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Serving Bullitt and Jefferson counties in Kentucky and Clark, Floyd, and Harrison counties in Southern Indiana. Also serving as the home site of the Kentucky AARP Foundation Tax-Aide program with over 70 sites throughout Kentucky.

Louisville Tax-Aide Service Ends April 15

Bullitt and Jefferson County Tax-Aide sites will end their free service during the week of April 9. The IRS deadline from filing is April 18 so for those doing self-filing or using other tax services have the advantage of the extra three days.

Persons needing assistance after the season may contact their local IRS or State Revenue Department. Phone numbers can be found in the blue pages of the phone book.  Local offices for both the IRS and KY are located in downtown Louisville.

Some Refunds to be Delayed

IRS News Release IR-2016-167, Dec. 9, 2016 points out that selected refunds will be delayed until Feb 15 and may not arrive until the week of the 27th. They also announced today that the  tax season will begin Monday, Jan. 23, 2017 and reminded taxpayers claiming certain tax credits to expect a longer wait for refunds. The deadline this season will be April 18.

The IRS reminds taxpayers that a new law requires the IRS to hold refunds claiming the Earned Income Tax Credit (EITC) and the Additional Child Tax Credit (ACTC) until Feb. 15. In addition, the IRS wants taxpayers to be aware it will take several days for these refunds to be released and processed through financial institutions. Factoring in weekends and the President’s Day holiday, the IRS cautions that many affected taxpayers may not have actual access to their refunds until the week of Feb. 27.

The IRS also reminds taxpayers that they should keep copies of their prior-year tax returns for at least three years. Taxpayers who are changing tax software products this filing season will need their adjusted gross income from their 2015 tax return in order to file electronically. The Electronic Filing Pin is no longer an option. Taxpayers can visit IRS.Gov/GetReady for more tips on preparing to file their 2016 tax return.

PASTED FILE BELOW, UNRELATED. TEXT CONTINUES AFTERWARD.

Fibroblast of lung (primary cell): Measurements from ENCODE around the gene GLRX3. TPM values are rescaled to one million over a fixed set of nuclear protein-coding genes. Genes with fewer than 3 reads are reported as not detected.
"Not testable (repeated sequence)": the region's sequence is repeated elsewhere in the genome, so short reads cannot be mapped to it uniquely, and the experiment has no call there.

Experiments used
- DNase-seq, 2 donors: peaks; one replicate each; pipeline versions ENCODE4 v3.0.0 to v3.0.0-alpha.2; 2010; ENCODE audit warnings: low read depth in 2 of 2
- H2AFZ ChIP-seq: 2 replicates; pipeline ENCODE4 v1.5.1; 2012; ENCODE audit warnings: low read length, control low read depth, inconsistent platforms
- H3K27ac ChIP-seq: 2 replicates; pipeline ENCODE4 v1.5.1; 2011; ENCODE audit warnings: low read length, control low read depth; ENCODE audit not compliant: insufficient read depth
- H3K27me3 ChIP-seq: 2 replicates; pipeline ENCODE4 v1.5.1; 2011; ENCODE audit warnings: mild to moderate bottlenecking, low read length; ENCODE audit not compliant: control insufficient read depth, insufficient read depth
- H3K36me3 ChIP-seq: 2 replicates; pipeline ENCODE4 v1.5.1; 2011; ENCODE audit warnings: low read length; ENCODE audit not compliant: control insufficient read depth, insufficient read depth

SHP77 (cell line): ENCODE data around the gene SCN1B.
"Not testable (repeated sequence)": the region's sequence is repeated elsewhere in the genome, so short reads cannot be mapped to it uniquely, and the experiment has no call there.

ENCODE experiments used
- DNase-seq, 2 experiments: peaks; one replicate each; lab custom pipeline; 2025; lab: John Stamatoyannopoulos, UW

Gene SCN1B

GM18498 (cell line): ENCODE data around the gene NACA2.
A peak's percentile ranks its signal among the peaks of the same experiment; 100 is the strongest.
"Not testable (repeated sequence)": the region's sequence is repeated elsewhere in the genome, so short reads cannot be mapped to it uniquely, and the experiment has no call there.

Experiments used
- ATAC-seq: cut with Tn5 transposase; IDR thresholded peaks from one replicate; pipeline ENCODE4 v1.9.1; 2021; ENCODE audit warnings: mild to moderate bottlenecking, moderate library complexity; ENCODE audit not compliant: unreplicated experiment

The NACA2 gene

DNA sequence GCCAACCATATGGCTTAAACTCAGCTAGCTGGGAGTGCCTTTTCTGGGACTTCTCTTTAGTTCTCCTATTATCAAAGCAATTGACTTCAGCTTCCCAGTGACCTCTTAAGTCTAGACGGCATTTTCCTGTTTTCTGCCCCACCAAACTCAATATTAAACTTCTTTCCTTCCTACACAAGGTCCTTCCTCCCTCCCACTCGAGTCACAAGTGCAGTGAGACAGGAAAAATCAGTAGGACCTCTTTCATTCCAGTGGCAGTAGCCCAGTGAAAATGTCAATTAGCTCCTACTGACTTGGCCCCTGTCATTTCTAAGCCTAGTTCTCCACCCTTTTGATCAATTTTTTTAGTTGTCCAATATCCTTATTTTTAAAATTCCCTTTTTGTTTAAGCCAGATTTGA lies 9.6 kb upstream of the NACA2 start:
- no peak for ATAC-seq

Editor’s Note: Tax-Aide clients need to be aware that the IRS has changed software suppliers for the VITA/TCE programs (which includes Tax-Aide) from TaxWise to TaxSlayer so prior year information will not be carried forward, thus requiring preparers to enter all information from scratch. Waiting time may be longer for service by our volunteers in light of the additional entries required.

From the IRS Newswire Issue Number:    IR-2016-51

Tax Time Guide: Check Refund Status Online With Where’s My Refund?

When Will I Get My Refund

WASHINGTON — The Internal Revenue Service  reminded taxpayers that they can quickly check the status of their tax return and refund through “Whereメs My Refund? on IRS.gov.

Taxpayers who have not yet received their refunds can use “Whereメs My Refund? on IRS.gov or on the smartphone application IRS2Go to find out about the status of their income tax refunds.

Initial information will normally be available within 24 hours after the IRS receives the taxpayer’s e-filed return or four weeks after the taxpayer mails a paper return to the IRS. The system updates only once every 24 hours, usually overnight, so there’s no need to check more often.

So far, taxpayers have used Where’s My Refund? more times this year, an increase of nearly 35 percent over last year at this time.

Taxpayers should have their Social Security number, filing status and exact refund amount when accessing Where’s My Refund?” Those without Internet access can access this tool by calling 800-829-1954, 24 hours a day.

IRS Tax Tip 2016-44

Tax Refund Offsets Pay Unpaid Debts

If you can’t pay your taxes in full, the IRS will work with you. Past due debts like taxes owed, however, can reduce your federal tax refund. The Treasury Offset Program can use all or part of your federal refund to settle certain unpaid federal or state debts, to include unpaid individual shared responsibility payments. Here are five facts to know about tax refund offsets.